Even after Roh won the election, distrust, dissatisfaction, and anxiety about South Korea’s foreign policy, especially toward the alliance with the United States, loomed over his administration. In extreme cases, some U.S. officials reportedly called their foreign affairs counterparts in the Blue House “Taliban” due to attitudes that were perceived as anti-American. However, contrary to these concerns, the Roh administration pursued many pro-U.S. policies such as initiating the Korea-U.S. Free Trade Agreement and deploying troops to assist the U.S. occupation of Iraq. These decisions were made at the risk of losing his domestic political base because Roh thought it was necessary for the future of South Korea.

In this instance, the president’s own personal disposition – even though he was an outsider – favored the pursuit of a foreign policy that was consistent with preceding administrations’ postures. Perhaps the country’s incumbent foreign policy doctrine is pragmatic enough and sufficiently consistent with its external demands that it acts as guardrails against any dramatic changes motivated by ideological shifts.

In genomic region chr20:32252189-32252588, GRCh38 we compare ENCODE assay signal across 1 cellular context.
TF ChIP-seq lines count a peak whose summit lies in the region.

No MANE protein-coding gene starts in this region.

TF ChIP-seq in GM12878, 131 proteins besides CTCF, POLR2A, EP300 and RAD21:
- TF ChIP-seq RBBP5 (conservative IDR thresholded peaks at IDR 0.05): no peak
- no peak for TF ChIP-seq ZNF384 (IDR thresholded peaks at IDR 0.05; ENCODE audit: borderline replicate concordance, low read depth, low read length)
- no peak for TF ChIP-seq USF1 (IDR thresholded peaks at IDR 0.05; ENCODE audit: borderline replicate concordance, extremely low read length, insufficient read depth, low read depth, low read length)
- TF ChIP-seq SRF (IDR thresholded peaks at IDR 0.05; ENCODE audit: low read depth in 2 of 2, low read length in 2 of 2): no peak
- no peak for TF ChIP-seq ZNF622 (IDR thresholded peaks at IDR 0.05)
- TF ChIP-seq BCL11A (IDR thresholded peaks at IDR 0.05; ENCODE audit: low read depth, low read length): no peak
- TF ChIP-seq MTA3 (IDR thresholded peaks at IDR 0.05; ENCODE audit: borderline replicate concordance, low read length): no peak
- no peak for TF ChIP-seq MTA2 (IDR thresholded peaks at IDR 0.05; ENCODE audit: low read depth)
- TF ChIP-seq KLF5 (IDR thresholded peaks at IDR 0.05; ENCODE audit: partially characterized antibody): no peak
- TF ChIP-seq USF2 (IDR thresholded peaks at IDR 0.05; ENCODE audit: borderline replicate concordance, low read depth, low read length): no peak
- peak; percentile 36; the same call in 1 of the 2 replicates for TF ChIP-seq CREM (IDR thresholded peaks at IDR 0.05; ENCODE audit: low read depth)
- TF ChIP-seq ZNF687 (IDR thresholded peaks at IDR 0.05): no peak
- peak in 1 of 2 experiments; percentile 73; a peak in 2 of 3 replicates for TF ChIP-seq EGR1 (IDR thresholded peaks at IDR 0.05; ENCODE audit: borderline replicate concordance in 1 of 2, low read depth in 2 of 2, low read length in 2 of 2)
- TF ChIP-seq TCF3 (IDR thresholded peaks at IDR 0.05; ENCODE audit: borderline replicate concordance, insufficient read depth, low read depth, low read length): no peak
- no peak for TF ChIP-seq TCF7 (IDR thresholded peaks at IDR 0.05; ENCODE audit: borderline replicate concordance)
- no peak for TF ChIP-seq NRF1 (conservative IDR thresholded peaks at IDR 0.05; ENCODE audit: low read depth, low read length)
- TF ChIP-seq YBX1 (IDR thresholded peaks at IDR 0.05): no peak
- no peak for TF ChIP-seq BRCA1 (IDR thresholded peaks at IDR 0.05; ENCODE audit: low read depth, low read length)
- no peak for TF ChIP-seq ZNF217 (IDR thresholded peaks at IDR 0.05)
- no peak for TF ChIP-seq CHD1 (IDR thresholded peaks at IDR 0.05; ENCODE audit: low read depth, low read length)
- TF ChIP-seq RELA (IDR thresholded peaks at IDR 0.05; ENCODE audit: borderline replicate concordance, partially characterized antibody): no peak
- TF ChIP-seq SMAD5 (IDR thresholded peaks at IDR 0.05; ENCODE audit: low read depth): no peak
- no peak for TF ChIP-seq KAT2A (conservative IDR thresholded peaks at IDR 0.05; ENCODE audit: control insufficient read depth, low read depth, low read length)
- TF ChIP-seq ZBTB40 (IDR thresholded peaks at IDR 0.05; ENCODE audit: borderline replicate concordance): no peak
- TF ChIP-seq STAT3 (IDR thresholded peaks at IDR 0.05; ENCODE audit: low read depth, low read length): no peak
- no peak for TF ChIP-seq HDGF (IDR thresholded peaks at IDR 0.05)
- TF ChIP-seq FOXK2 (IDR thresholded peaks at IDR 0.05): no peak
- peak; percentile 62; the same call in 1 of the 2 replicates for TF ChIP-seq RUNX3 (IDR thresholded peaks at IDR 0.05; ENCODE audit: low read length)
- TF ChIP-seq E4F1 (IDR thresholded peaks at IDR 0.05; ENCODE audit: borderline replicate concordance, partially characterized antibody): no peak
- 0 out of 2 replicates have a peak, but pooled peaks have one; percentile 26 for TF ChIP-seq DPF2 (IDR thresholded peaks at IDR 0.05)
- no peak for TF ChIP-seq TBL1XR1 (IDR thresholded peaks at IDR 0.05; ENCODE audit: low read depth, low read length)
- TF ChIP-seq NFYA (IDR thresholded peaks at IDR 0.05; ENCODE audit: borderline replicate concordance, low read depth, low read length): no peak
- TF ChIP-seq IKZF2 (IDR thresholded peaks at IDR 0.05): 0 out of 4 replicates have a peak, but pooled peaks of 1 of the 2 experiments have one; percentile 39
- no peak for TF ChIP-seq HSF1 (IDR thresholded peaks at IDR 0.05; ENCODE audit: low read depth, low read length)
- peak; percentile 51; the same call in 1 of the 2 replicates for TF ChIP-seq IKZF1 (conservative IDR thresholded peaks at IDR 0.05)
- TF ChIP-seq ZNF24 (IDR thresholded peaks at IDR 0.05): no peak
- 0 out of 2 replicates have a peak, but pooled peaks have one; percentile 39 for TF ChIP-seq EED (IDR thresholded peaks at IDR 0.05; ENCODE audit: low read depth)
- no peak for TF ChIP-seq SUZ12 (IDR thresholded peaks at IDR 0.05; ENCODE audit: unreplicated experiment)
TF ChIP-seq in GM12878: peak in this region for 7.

Then will this be the course that the next administration takes? Many will claim to know, but no one will know for sure. The keyword running through Lee’s foreign policy is “practical” and Yoon emphasized prioritizing “national interest” over other matters when implementing foreign policy. There’s no doubt that South Koreans would want their next president to shape and implement “pragmatic diplomacy” based on “national interest.” It would be interesting to watch how the winner adjusts and refines his foreign policy pledges after the election.